I’m back on PRAY detail. Inspired by a social media interaction I finally followed up on a lead someone sent me pre-Covid, a lead on where to find a smattering of surviving etchings from the legendary scratchiti artist of yore.
Sure enough, there they were, four in a row on a window frame outside a tattoo shop, with another one around the corner on the door frame of a residential apartment building. Unquestionably genuine, and a bit of neighborhood lore, according to my source. My source’s source was a fan of PRAY while she was active, and if I remember correctly he is said to have witnessed PRAY at work.
I don’t know what’s nuttier: The vagrant elderly white woman scratching religious encomiums into (as the legend goes) “every payphone in New York City” or the middle-aged white guy chasing after her vapors 40 years later.
Today’s follow-through on the pre-Covid PRAY lead came after a day of discovering, or maybe rediscovering another extant etching that I probably documented but now I don’t remember. Yesterday’s re-find came with another twist. Unfortunately at this moment I cannot recall the exact wording and it is not showing up in my web search history but something like “TRUE PATIENCE ALLAH” is also etched on an adjacent surface. If that scratchiti is the same hand as PRAY’s is it possible she was Muslim? I found it almost impossible to record the ALLAH scratchiti, it was so faint and the metallic surface not hospitable to summoning such a discrete message.
The question will inevitably arise. Religious vandalism is rampant. The “JESUS SAVES” etchings, found on almost every payphone in New York (or so it seemed) never captured my imagination the way PRAY has. Why? It’s a story. A long story. Or is it so long? The story starts in 1991, when a store manager at Tower Records entered into a monologue filled with both admiration and bewilderment about a crazy old lady known only as “PRAY” who scratched words like “PRAY”, “LOVE GOD”, “GO TO CHURCH” and so on into, as the legend goes, “EVERY SINGLE PAYPHONE IN NEW YORK CITY.” His account of PRAY resonated with me at a time when religious agita and angst still lingered from my years of Catholic grade school and high school, years which left me confused and ambivilant about the idea of God or [I-i]s role in my reality. I had so many bad experiences with priests that I could barely bring myself to respect the role, and the teachings of the gospels, as filtered through the Jesuit mythos, seemed incoherent and vindictive.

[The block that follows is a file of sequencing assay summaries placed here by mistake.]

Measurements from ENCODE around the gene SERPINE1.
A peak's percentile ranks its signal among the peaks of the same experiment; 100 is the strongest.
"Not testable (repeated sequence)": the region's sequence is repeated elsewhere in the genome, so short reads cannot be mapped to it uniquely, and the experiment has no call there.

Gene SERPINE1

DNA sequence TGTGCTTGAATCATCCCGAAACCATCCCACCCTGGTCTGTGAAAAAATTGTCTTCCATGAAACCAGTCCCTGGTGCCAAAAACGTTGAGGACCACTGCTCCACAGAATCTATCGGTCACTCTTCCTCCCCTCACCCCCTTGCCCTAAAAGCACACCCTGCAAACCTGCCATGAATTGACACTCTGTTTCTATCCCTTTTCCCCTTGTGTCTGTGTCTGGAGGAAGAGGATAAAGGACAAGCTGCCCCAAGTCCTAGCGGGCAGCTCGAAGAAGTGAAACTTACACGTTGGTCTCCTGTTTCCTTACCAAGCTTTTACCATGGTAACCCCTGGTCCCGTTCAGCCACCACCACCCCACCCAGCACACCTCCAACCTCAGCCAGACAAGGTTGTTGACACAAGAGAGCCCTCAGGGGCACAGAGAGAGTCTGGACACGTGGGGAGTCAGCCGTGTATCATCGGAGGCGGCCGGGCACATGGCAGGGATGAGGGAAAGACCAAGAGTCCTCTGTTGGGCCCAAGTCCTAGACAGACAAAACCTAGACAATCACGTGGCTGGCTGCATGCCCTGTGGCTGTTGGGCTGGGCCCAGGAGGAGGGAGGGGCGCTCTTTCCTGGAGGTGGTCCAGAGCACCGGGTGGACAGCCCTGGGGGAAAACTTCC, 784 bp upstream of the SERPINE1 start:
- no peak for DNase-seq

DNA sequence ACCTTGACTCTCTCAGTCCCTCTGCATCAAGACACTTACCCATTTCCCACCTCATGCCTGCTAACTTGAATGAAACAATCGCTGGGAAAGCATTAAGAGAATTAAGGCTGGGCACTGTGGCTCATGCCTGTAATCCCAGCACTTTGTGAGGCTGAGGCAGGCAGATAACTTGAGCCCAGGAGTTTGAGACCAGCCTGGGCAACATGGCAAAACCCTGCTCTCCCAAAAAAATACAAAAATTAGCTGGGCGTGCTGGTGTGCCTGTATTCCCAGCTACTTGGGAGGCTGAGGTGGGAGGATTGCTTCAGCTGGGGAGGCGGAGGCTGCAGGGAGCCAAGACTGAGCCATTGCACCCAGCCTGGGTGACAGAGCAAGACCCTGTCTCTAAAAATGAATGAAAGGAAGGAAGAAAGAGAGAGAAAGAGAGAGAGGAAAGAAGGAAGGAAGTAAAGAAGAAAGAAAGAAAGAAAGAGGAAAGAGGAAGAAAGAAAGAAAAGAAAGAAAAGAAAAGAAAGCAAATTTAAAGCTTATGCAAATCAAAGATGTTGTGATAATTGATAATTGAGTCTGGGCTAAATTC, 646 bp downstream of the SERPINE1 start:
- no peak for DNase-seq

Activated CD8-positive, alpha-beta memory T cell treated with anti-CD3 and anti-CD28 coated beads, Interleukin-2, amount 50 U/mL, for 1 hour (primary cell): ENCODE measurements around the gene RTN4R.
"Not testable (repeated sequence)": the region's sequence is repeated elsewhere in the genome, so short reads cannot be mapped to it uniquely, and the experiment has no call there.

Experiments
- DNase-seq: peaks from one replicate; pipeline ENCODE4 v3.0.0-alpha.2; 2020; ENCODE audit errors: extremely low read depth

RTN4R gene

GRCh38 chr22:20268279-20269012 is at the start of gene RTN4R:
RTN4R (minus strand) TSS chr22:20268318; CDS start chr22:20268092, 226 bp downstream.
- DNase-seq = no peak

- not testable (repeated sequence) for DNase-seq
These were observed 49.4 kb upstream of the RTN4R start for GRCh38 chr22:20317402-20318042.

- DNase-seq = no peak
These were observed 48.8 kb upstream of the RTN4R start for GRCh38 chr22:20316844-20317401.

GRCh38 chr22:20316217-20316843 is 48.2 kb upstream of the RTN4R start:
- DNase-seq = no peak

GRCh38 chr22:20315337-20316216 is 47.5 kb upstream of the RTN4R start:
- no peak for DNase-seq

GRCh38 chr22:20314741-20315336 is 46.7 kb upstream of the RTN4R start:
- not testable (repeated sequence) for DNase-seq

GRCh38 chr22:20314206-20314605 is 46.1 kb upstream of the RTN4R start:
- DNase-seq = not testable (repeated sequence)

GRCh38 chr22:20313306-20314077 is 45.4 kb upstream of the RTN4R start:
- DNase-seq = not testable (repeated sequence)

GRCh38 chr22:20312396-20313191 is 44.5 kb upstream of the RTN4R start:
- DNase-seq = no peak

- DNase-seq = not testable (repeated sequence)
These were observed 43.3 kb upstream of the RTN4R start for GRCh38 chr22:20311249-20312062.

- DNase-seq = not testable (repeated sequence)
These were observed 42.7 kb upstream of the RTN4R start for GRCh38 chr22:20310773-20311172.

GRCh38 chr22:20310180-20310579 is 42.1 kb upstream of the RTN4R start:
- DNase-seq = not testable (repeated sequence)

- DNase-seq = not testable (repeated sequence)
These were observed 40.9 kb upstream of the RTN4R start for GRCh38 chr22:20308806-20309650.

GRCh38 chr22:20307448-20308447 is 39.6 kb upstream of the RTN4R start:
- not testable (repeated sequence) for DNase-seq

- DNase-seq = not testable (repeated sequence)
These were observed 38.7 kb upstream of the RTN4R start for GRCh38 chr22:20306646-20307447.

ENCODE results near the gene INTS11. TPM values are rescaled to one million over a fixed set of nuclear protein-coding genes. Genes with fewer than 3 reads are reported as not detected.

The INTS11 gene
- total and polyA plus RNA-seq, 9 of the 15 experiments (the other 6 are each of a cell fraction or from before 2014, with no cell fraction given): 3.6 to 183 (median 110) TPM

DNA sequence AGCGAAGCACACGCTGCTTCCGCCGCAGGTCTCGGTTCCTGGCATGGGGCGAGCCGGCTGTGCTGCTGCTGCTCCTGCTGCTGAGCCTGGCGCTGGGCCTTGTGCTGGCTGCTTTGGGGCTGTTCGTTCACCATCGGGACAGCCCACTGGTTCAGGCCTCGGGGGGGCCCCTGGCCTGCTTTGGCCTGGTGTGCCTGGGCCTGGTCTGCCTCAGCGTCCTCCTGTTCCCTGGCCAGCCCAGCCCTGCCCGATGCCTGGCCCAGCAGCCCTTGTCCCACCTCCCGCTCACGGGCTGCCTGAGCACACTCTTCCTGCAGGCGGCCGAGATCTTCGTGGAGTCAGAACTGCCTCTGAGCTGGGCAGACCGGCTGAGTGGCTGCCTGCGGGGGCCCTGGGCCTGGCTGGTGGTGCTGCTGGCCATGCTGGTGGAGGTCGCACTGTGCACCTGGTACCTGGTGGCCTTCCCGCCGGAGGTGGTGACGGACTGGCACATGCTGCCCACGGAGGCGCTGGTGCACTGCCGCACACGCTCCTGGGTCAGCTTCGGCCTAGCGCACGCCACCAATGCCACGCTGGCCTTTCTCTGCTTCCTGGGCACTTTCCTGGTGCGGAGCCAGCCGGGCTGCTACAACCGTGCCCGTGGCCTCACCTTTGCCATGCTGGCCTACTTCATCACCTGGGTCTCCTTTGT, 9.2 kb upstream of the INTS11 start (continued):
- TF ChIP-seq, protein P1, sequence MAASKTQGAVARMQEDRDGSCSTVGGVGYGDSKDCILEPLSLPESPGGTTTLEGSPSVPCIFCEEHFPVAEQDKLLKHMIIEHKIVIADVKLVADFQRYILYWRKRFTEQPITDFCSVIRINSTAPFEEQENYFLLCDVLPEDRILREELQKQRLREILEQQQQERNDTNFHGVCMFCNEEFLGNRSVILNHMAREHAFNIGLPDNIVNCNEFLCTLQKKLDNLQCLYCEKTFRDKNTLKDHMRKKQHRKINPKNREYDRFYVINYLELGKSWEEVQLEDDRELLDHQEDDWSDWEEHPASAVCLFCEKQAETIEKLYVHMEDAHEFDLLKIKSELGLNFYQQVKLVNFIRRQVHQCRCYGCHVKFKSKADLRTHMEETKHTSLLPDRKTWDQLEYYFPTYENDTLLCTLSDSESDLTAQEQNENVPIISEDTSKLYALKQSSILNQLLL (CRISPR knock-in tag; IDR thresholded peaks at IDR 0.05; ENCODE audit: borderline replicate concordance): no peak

I left Tower Records that night with the legend of PRAY fresh in my mind. Suddenly the words “LOVE GOD” and “PRAY” popped out at me like neon from every payphone in sight. True to that Tower Records manager’s words she was everywhere, not just on payphones but virtually any metal surface.
That’s the beginning of the story. Which already needs ample revisions.
Today I walked the Ed Koch/Triboro for what I think is the first time this year. The MTA did a piss-poor job of announcing mid-day N/W/R train planned outages, leaving hundreds of us sitting for too long at the Lexington/59th Street station watching the signs promising trains in 2 minutes when none ever arrived.
I didn’t care. I had the day. I exited the station and just walked. My plan to carb up on a slice of pizza almost met with failure when I discovered Tony and Johnny’s, or whatever their names were, seems to have closed. That was the last stop pizza before the bridge on 1st Avenue in the shadow of the bridge. It moved several doors over a few years back but now it seems to be done. Finito. That sucks ass. I found another place further up the Avenue but that pit stop has forever changed. No more bathroom at the Bed Bath & Beyond. No more pizza right there at the base of the bridge. No more porn store on 2nd Avenue. I think even the Subway bar closed at its new location?
I’m being sarcastical. Things change, and I’m fine with it. But it was a bore to find the old standbys defunct and done. The bridge was its typically inhospitable terrain. I did discover, though, that rooftops at the Queensbridge Houses are blanketed with solar panels. I guess that’s a good thing? F’ugly as F’ck but whos watching the ceilings? Peeps used to party on those rooftops but maybe not anymore.’